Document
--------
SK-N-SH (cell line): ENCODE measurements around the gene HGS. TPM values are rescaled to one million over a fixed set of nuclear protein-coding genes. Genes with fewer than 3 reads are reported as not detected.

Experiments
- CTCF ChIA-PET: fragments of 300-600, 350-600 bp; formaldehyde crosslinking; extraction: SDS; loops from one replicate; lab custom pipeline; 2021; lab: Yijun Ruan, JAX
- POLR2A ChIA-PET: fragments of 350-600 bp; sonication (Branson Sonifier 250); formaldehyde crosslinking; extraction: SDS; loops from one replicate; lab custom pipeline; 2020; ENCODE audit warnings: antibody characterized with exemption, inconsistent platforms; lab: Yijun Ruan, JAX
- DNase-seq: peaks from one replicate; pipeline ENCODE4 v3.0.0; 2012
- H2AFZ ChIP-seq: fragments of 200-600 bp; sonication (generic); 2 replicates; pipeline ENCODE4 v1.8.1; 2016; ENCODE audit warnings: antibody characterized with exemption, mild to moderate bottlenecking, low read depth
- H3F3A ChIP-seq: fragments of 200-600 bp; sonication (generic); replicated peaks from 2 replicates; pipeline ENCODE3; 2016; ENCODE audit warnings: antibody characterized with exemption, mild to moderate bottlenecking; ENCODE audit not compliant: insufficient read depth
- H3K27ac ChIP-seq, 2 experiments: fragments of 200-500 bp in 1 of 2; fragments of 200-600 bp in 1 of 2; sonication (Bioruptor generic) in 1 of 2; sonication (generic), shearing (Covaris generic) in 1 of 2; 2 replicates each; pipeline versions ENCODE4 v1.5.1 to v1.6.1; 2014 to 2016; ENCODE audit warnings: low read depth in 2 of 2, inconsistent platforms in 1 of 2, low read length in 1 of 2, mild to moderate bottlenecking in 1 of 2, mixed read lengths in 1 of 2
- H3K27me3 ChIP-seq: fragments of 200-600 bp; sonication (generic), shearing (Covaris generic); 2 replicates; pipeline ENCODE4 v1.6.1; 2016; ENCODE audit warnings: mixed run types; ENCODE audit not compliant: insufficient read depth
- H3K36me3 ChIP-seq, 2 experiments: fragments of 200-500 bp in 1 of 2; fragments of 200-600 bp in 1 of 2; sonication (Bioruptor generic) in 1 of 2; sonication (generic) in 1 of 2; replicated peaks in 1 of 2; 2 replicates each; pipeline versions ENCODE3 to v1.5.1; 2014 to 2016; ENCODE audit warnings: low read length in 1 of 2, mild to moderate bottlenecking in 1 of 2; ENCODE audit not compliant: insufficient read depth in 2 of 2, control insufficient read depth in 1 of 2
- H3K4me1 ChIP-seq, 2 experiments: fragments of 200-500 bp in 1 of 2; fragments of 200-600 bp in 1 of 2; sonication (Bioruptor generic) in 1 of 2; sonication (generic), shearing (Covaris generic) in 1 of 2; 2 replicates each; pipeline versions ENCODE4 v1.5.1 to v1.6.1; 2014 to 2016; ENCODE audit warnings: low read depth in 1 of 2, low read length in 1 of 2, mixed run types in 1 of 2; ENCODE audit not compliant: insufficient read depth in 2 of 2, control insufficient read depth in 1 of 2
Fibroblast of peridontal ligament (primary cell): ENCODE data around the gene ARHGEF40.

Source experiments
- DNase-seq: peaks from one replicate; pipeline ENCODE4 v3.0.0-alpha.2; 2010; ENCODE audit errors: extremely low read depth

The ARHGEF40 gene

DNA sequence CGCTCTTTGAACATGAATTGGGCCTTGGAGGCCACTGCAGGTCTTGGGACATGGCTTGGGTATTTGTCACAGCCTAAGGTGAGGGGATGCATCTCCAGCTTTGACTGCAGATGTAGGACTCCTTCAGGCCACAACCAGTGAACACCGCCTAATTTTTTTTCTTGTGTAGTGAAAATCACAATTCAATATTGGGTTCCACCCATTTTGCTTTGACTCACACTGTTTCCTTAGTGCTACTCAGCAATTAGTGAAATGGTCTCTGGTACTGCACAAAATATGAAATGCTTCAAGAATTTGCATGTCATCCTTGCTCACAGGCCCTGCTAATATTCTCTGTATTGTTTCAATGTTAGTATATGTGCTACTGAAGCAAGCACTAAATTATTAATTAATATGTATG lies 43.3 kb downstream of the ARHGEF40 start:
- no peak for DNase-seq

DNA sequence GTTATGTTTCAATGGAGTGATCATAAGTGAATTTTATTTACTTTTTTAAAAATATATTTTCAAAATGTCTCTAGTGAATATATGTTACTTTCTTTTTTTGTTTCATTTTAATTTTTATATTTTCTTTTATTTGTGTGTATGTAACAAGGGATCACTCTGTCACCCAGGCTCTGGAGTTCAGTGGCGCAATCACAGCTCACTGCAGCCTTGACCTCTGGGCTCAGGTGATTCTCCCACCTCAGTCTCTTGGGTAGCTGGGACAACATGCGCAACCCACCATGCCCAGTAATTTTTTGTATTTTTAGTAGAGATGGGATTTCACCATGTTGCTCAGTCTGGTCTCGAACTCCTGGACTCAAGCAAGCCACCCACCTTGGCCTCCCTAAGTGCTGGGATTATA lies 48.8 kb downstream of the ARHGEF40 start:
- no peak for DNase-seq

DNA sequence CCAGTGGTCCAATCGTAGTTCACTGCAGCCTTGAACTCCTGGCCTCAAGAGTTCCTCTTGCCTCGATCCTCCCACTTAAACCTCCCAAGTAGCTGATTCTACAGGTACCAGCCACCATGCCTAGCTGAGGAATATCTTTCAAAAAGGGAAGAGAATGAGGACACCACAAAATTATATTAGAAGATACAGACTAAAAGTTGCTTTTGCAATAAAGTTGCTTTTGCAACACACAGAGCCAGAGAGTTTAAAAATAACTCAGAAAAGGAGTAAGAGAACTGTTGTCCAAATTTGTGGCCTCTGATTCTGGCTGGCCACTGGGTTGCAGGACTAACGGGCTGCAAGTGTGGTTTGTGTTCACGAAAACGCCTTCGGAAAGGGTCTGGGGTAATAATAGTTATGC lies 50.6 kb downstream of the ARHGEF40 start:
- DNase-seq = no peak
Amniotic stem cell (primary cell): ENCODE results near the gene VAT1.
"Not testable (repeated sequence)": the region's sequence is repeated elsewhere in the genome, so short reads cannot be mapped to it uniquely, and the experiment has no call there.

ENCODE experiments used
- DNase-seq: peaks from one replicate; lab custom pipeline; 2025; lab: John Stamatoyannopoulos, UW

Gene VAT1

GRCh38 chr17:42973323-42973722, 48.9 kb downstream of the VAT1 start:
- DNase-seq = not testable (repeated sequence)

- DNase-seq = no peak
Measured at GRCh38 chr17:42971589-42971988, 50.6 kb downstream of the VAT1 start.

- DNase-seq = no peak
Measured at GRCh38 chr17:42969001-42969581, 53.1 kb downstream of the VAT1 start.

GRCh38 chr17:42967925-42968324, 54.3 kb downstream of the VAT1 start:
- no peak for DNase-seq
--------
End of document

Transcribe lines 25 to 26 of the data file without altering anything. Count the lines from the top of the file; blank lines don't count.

- DNase-seq: peaks from one replicate; lab custom pipeline; 2025; lab: John Stamatoyannopoulos, UW

Gene VAT1